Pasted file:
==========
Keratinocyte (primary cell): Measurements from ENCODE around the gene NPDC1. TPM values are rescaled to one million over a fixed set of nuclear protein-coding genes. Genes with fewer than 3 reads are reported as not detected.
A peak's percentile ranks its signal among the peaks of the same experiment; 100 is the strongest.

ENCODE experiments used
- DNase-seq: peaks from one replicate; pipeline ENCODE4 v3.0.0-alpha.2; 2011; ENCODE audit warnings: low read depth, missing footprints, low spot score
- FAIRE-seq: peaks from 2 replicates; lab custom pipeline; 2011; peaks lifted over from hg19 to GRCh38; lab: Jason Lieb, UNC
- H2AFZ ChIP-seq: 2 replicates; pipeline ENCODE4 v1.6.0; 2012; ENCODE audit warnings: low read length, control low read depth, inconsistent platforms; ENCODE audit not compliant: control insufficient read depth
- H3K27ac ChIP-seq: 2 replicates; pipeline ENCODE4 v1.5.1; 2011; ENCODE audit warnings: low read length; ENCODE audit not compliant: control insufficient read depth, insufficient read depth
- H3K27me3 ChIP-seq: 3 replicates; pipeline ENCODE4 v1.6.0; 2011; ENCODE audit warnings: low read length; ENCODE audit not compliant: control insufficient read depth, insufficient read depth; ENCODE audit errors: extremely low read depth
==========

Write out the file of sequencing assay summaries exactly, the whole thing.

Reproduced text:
Keratinocyte (primary cell): Measurements from ENCODE around the gene NPDC1. TPM values are rescaled to one million over a fixed set of nuclear protein-coding genes. Genes with fewer than 3 reads are reported as not detected.
A peak's percentile ranks its signal among the peaks of the same experiment; 100 is the strongest.

ENCODE experiments used
- DNase-seq: peaks from one replicate; pipeline ENCODE4 v3.0.0-alpha.2; 2011; ENCODE audit warnings: low read depth, missing footprints, low spot score
- FAIRE-seq: peaks from 2 replicates; lab custom pipeline; 2011; peaks lifted over from hg19 to GRCh38; lab: Jason Lieb, UNC
- H2AFZ ChIP-seq: 2 replicates; pipeline ENCODE4 v1.6.0; 2012; ENCODE audit warnings: low read length, control low read depth, inconsistent platforms; ENCODE audit not compliant: control insufficient read depth
- H3K27ac ChIP-seq: 2 replicates; pipeline ENCODE4 v1.5.1; 2011; ENCODE audit warnings: low read length; ENCODE audit not compliant: control insufficient read depth, insufficient read depth
- H3K27me3 ChIP-seq: 3 replicates; pipeline ENCODE4 v1.6.0; 2011; ENCODE audit warnings: low read length; ENCODE audit not compliant: control insufficient read depth, insufficient read depth; ENCODE audit errors: extremely low read depth